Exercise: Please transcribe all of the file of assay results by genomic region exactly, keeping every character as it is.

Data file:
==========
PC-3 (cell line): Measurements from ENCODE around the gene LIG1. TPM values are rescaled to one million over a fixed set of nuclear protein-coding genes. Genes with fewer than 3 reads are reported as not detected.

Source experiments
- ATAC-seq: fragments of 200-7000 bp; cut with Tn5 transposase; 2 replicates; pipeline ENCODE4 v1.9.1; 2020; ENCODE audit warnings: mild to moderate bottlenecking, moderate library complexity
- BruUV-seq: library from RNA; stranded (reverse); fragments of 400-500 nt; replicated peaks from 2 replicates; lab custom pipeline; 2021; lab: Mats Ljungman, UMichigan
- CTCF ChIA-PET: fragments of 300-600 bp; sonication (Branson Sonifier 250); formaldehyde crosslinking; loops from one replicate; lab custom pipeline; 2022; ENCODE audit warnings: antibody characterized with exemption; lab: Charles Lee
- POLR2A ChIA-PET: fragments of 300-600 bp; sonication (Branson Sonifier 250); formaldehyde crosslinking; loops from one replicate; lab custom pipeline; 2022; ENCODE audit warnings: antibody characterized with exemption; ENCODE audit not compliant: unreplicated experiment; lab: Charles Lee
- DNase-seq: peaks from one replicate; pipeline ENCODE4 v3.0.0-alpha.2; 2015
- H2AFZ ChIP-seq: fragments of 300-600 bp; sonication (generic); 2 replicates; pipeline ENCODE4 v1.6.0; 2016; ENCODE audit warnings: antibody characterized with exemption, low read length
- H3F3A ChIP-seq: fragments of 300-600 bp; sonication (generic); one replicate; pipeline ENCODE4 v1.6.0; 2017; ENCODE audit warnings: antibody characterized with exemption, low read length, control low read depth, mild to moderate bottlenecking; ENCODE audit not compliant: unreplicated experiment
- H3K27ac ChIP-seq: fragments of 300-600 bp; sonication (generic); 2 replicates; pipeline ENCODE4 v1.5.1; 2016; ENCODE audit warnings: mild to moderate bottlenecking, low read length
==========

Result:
PC-3 (cell line): Measurements from ENCODE around the gene LIG1. TPM values are rescaled to one million over a fixed set of nuclear protein-coding genes. Genes with fewer than 3 reads are reported as not detected.

Source experiments
- ATAC-seq: fragments of 200-7000 bp; cut with Tn5 transposase; 2 replicates; pipeline ENCODE4 v1.9.1; 2020; ENCODE audit warnings: mild to moderate bottlenecking, moderate library complexity
- BruUV-seq: library from RNA; stranded (reverse); fragments of 400-500 nt; replicated peaks from 2 replicates; lab custom pipeline; 2021; lab: Mats Ljungman, UMichigan
- CTCF ChIA-PET: fragments of 300-600 bp; sonication (Branson Sonifier 250); formaldehyde crosslinking; loops from one replicate; lab custom pipeline; 2022; ENCODE audit warnings: antibody characterized with exemption; lab: Charles Lee
- POLR2A ChIA-PET: fragments of 300-600 bp; sonication (Branson Sonifier 250); formaldehyde crosslinking; loops from one replicate; lab custom pipeline; 2022; ENCODE audit warnings: antibody characterized with exemption; ENCODE audit not compliant: unreplicated experiment; lab: Charles Lee
- DNase-seq: peaks from one replicate; pipeline ENCODE4 v3.0.0-alpha.2; 2015
- H2AFZ ChIP-seq: fragments of 300-600 bp; sonication (generic); 2 replicates; pipeline ENCODE4 v1.6.0; 2016; ENCODE audit warnings: antibody characterized with exemption, low read length
- H3F3A ChIP-seq: fragments of 300-600 bp; sonication (generic); one replicate; pipeline ENCODE4 v1.6.0; 2017; ENCODE audit warnings: antibody characterized with exemption, low read length, control low read depth, mild to moderate bottlenecking; ENCODE audit not compliant: unreplicated experiment
- H3K27ac ChIP-seq: fragments of 300-600 bp; sonication (generic); 2 replicates; pipeline ENCODE4 v1.5.1; 2016; ENCODE audit warnings: mild to moderate bottlenecking, low read length